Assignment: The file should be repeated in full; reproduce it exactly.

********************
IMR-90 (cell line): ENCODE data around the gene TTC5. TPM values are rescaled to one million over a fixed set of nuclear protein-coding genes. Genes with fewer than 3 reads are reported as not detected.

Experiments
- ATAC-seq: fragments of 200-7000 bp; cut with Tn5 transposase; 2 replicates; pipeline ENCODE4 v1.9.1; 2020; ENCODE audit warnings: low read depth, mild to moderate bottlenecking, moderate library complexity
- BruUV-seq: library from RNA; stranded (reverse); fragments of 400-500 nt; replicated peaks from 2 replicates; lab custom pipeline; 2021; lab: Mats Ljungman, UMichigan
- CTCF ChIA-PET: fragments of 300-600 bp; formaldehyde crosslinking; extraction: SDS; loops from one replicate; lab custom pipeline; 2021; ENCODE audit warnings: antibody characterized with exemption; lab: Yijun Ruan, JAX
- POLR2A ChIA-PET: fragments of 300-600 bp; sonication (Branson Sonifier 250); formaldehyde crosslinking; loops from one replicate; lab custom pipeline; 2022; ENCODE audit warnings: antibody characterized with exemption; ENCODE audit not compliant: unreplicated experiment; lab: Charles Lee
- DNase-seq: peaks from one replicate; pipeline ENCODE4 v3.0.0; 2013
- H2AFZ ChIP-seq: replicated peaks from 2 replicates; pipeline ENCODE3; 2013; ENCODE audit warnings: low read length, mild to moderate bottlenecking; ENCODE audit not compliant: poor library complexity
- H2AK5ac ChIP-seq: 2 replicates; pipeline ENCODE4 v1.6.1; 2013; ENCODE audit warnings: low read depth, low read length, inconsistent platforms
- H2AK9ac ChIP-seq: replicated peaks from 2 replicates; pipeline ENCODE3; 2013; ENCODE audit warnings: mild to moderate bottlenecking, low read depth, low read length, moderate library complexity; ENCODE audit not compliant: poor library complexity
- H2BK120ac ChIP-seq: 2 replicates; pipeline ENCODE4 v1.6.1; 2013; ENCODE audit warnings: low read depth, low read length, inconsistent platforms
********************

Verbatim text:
IMR-90 (cell line): ENCODE data around the gene TTC5. TPM values are rescaled to one million over a fixed set of nuclear protein-coding genes. Genes with fewer than 3 reads are reported as not detected.

Experiments
- ATAC-seq: fragments of 200-7000 bp; cut with Tn5 transposase; 2 replicates; pipeline ENCODE4 v1.9.1; 2020; ENCODE audit warnings: low read depth, mild to moderate bottlenecking, moderate library complexity
- BruUV-seq: library from RNA; stranded (reverse); fragments of 400-500 nt; replicated peaks from 2 replicates; lab custom pipeline; 2021; lab: Mats Ljungman, UMichigan
- CTCF ChIA-PET: fragments of 300-600 bp; formaldehyde crosslinking; extraction: SDS; loops from one replicate; lab custom pipeline; 2021; ENCODE audit warnings: antibody characterized with exemption; lab: Yijun Ruan, JAX
- POLR2A ChIA-PET: fragments of 300-600 bp; sonication (Branson Sonifier 250); formaldehyde crosslinking; loops from one replicate; lab custom pipeline; 2022; ENCODE audit warnings: antibody characterized with exemption; ENCODE audit not compliant: unreplicated experiment; lab: Charles Lee
- DNase-seq: peaks from one replicate; pipeline ENCODE4 v3.0.0; 2013
- H2AFZ ChIP-seq: replicated peaks from 2 replicates; pipeline ENCODE3; 2013; ENCODE audit warnings: low read length, mild to moderate bottlenecking; ENCODE audit not compliant: poor library complexity
- H2AK5ac ChIP-seq: 2 replicates; pipeline ENCODE4 v1.6.1; 2013; ENCODE audit warnings: low read depth, low read length, inconsistent platforms
- H2AK9ac ChIP-seq: replicated peaks from 2 replicates; pipeline ENCODE3; 2013; ENCODE audit warnings: mild to moderate bottlenecking, low read depth, low read length, moderate library complexity; ENCODE audit not compliant: poor library complexity
- H2BK120ac ChIP-seq: 2 replicates; pipeline ENCODE4 v1.6.1; 2013; ENCODE audit warnings: low read depth, low read length, inconsistent platforms